National Academy of Sciences to Examine Low-dose Toxicity

« A new committee of the National Academy of Sciences will examine whether the current toxicity testing practices of the U.S. Environmental Protection Agency (EPA) adequately consider adverse human health effects of low doses of endocrine-active chemicals.0013

Committee activities will include convening a scientific workshop to support systematic reviews of human and animal toxicology data for chemicals that affect the estrogen or androgen system.

The committee will also consider how to use adverse outcome pathway (AOP) or other mechanistic data, including high-throughput data and pharmacokinetic information, to elucidate under what circumstances human and animal data may be concordant or discordant.

The committee held its first meeting Oct. 13; the next meeting will be on Nov. 17–18 in Washington, D.C. Information on the committee, including links to information about upcoming meetings and a list of committee members, is available on the National Academies website. « 


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New TSCA Information Available in EPA’s ChemView Web Tool

« ChemView, EPA’s web tool for information on chemicals, now contains information on over 12,000 chemicals.
Since the launch of ChemView in 2013, EPA has been working to add new types of data, increase the amount of information, and improve the usability of this web tool.


Below are details on the variety of additional information EPA has recently added and how EPA has improved the functionality of ChemView.

  • Exporters and receiving countries now have access to information on chemicals subject to TSCA’s export notice requirements under Section 12(b) in ChemView. The web tool contains the list of Section 12(b) chemicals and links to the Federal Register notices for additional information about actions triggering the export notice requirement.
  • ChemView users can now easily search and find key information on TSCA chemicals that is housed in other federal agencies, including the National Library of Medicine, National Institutes of Health, and the Occupational Safety and Health Administration. This improved functionality and access enables users to search multiple federal chemical databases at once.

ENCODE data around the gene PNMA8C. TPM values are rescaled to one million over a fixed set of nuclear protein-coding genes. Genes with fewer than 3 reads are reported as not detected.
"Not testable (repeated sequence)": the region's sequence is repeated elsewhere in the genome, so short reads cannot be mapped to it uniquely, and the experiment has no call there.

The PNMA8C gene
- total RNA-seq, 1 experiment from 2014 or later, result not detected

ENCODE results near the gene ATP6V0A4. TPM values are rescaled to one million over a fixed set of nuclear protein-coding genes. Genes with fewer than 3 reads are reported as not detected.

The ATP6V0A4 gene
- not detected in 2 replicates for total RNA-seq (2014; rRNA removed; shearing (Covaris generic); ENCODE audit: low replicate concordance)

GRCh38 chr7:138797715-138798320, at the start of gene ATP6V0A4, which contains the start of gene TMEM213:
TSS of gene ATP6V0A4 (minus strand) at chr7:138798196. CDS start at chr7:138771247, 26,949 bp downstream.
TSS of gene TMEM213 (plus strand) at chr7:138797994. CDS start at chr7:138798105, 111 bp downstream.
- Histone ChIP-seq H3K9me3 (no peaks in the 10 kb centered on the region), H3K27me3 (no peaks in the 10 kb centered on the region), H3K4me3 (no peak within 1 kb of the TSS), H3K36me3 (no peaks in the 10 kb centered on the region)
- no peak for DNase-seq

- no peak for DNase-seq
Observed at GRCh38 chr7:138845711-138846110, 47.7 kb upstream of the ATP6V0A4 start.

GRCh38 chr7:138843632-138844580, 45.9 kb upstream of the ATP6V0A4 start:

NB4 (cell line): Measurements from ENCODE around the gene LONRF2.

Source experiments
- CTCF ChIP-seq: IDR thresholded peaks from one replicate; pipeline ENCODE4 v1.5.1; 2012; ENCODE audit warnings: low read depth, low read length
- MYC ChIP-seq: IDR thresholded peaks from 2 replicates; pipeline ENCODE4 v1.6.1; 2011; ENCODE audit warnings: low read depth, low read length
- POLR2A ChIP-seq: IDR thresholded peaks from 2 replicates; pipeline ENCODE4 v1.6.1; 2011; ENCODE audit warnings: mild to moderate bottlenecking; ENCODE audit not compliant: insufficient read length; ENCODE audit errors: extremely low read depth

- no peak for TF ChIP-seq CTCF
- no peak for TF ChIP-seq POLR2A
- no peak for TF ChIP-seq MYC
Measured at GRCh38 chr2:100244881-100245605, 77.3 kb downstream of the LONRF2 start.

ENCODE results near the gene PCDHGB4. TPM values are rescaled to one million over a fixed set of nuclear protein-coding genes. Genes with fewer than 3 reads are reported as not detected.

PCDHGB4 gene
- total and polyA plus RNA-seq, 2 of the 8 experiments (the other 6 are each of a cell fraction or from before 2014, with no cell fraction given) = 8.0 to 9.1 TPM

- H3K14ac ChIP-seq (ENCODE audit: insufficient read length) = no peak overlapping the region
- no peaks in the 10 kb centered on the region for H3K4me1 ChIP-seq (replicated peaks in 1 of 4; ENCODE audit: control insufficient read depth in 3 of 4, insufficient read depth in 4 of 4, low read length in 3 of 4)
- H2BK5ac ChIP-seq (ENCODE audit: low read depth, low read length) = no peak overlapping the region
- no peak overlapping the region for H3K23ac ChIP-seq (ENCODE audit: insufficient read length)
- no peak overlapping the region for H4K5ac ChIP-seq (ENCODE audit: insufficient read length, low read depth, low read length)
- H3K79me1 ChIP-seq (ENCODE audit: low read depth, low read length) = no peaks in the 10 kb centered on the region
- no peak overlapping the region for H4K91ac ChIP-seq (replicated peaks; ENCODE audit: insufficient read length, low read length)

• ChemView has now begun including expanded summary information on substantial risk notification data submissions received under TSCA Section 8(e), making this important health and safety information more easily accessible to researchers and the public.

ChemView continues to add content and now includes:

  • Data submitted to EPA:
    • Test data for 178 chemicals subject to TSCA Section 4 test rules. EPA test rules require industry to develop health and safety data to help EPA scientists and others to better understand potential health and environmental effects associated with exposure to chemicals.
    • ChemView also contains TSCA Section 8(e) substantial risk notices for 2,400 chemicals, including 600 submissions with detailed summaries. TSCA Section 8(d) health and safety studies for 140 chemicals, and High Production Volume Information System submissions for 1,513 chemicals.
  • EPA Assessments:
    • The Safer Chemical Ingredients List (SCIL), developed under the Safer Choice program, now contains information on 659 chemicals.
    • ChemView also contains hazard characterizations for 1,018 chemicals, Integrated Risk Information System assessments for 546 chemicals, and alternative assessments for 48 chemicals.
  • EPA Actions:
    • Significant New Use Rules (SNURs) for over 1,900 chemicals, covering new and existing chemical SNURs issued since 2000. SNURs require notification to EPA for any significant new uses of the chemical(s) identified in the SNUR and allow for EPA review prior to the start or resumption of new uses.
    • Consent orders for 245 chemicals are also available in ChemView.

The Toxics Release Inventory and Chemical Data Reporting information is also easily accessed through ChemView.

ChemView is providing improved access to useful information on TSCA chemicals so that people are more informed and able to make safer chemical choices about the chemicals they formulate and use. »

ChemView access:

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Danish EPA Says Most Preservatives In Cosmetics are Safe

« Most preservatives used in cosmetic products are safe in their permitted concentrations, according to a survey by the Danish Environmental Protection Agency (EPA).

The EPA tested 639 products on the Danish market. It found a total of 53 preservatives in these, and assessed the risks of five which are “suspected of damaging the environment and health”.

They are:

• DMDM hydantoin;